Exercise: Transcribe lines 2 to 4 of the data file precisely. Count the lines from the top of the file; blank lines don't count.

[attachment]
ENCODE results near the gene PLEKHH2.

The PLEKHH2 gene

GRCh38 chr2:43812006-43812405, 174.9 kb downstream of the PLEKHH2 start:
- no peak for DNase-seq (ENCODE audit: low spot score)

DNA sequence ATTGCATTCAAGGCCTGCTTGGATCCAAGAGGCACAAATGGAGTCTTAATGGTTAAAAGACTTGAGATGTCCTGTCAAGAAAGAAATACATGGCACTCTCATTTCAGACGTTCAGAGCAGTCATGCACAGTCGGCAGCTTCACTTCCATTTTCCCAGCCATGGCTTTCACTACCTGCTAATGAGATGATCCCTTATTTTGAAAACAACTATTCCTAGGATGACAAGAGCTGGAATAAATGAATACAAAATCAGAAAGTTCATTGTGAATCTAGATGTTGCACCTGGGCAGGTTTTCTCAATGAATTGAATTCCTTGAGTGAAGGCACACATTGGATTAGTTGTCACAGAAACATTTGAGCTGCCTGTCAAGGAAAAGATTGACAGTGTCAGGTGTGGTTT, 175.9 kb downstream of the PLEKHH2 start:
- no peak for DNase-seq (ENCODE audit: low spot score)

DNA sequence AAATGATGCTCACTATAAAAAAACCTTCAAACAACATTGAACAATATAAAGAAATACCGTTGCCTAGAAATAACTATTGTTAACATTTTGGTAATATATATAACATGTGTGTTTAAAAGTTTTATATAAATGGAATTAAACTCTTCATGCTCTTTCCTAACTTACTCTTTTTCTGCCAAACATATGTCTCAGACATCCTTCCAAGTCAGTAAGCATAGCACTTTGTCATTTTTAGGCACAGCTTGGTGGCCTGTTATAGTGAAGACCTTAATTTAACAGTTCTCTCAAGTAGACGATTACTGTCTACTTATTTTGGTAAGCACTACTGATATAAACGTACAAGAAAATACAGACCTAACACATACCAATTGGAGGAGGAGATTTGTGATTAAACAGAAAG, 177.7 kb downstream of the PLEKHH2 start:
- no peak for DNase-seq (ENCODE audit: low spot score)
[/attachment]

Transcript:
The PLEKHH2 gene

GRCh38 chr2:43812006-43812405, 174.9 kb downstream of the PLEKHH2 start:
- no peak for DNase-seq (ENCODE audit: low spot score)